The Devil's Blood
The Time Of No Time Evermore
posted on 6/2010 By:
You can’t always judge a book by its cover, and you can’t always judge a band by its name. A name like The Devil’s Blood, to me, screams black metal. Photos of the band performing covered in blood and the ramblings about ritual and sacrifice on the band’s Myspace page only lend credence to such an assumption. The Devil's Blood, however, do not play black metal nor, in fact, any sort of metal at all. This Dutch act’s full-length debut, The Time of No Time Evermore, is a rock record and not even a particularly hard-rocking one at that. The Devil’s Blood play a sort a retro-leaning, vaguely psychedelic rock highlighted by the larger than life vocals of the band’s frontwoman, known only as “F.”
The Devil’s Blood, from what I gather from the blurbs of text on the band’s website, intends its music to be the soundtrack to a sort of grand Satanic ritual, wherein the participants groove to the music, fuck like beasts and maybe sacrifice a few people. Or maybe that is just shtick. In any case, The Devil’s Blood’s music is entirely too pleasant to inspire such wanton acts of lust and cruelty. While the band does deal in minor keys, the music is far less abrasive than anything your average metal fan will be accustomed to. Furthermore, if I had to choose one word to describe Miss F’s voice, it would probably be angelic.
The vocals are a huge focal point on The Time of No Time Evermore. F’s performance is so rich and multifaceted it is practically a symphony unto itself. The manner in which F layers her vocals brings to mind John Arch. Between backing vocals, harmonies and counter melodies, there has to be, at times, at least half a dozen competing vocal tracks. How F plans to replicate this performance in a live setting is quite a mystery, but it makes for a great sounding record.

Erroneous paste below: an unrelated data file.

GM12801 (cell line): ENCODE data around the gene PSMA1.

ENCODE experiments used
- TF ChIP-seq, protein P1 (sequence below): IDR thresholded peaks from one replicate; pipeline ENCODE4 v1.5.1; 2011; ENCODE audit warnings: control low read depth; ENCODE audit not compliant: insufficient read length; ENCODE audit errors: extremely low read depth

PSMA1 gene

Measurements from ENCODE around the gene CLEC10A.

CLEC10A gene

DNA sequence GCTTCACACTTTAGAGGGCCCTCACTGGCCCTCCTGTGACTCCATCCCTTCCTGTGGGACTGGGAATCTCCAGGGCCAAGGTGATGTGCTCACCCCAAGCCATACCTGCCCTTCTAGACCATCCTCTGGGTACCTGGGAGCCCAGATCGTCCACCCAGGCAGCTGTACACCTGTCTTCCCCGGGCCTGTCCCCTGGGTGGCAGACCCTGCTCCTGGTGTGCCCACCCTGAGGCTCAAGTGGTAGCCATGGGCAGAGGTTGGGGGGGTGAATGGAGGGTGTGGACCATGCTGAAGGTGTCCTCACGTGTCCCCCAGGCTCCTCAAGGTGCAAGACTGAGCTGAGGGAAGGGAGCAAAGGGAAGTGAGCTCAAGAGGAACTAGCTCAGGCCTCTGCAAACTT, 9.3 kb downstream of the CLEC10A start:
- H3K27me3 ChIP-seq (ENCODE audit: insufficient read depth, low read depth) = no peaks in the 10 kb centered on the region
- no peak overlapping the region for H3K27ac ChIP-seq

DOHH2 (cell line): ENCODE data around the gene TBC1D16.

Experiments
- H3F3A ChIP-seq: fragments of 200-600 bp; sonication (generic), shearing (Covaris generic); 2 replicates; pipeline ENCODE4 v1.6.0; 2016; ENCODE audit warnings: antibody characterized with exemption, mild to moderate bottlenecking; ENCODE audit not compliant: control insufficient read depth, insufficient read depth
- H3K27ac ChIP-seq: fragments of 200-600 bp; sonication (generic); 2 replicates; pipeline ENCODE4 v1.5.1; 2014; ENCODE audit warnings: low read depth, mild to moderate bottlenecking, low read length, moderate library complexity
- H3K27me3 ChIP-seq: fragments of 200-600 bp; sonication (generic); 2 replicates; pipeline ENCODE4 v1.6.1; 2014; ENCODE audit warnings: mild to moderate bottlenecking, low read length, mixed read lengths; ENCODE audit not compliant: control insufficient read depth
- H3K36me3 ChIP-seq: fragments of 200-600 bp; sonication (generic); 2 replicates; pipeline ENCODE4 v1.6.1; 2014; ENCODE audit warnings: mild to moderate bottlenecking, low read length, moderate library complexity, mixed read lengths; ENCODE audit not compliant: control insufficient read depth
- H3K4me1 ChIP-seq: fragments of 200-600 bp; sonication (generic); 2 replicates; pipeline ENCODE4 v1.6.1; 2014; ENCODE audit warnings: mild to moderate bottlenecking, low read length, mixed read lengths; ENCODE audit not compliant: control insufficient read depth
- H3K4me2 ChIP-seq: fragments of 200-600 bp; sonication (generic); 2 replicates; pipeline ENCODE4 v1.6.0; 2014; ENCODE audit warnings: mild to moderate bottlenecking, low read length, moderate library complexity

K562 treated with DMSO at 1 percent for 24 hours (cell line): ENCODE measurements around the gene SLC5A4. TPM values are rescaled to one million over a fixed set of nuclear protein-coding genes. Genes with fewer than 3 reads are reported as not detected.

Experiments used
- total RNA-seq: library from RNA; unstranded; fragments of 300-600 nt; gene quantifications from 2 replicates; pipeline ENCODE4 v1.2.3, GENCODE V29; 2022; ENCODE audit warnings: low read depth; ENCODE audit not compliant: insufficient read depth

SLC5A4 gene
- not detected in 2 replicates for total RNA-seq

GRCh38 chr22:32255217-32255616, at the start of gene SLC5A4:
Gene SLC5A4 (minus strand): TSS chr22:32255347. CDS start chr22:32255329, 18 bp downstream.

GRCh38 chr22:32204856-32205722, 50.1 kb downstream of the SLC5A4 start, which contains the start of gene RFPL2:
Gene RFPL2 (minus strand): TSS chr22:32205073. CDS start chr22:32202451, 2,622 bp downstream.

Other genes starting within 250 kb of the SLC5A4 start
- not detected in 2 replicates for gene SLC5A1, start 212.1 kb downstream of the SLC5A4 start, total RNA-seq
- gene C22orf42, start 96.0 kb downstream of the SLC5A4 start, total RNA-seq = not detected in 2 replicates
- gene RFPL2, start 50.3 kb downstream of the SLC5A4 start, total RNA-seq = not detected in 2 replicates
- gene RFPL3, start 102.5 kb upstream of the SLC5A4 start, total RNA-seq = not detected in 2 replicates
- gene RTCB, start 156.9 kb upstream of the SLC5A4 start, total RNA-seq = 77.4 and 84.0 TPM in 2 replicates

The Devil’s Blood’s music, being vocally focused and rock based, does not emphasize big meaty riffs in the same way metal does. The guitars are only mildly distorted, tending to shimmer and jangle rather than hack and slash. The rhythm playing is oriented more around groove and built from simple chord progressions. That is not to say, however that the guitars do not play an important role; the album is riddled with harmonized lead lines, melodic hooks and scorching solos that shine just as brightly as the vocals.
While none of the material on The Time of No Time Evermore is sub-par, some tracks burn hotter than others. The wistful tune “The Yonder Beckons” features a delicate, haunting performance by F, and some dual lead work that reminds me of the Eagles. With “Christ or Cocaine,” the band gets some swagger in its step. The track’s infectious throbbing pulse is capped off by a funky harmonized guitar hook (I told you they were everywhere) and some particularly flashy leads. “The Anti-Kosmik Magick” closes the album one of F’s stronger choruses of the album, and fills out its eleven-minute running time (eight and a half if you don’t count the two and a half minutes of noisy bullshit at the end), with an absolutely epic, solo-filled outro.
The Time of No Time Evermore does not grant me anything resembling the "spiritual release" The Devil’s Blood seems to be aiming for, but it is one hell of an enjoyable listen, particularly when relaxing on a warm summer evening, Heineken in hand. Obviously, this is not a metal record, but I can see it having great appeal for those who appreciate bands like Witchcraft, early Pentagram, Thin Lizzy and good rock music in general.
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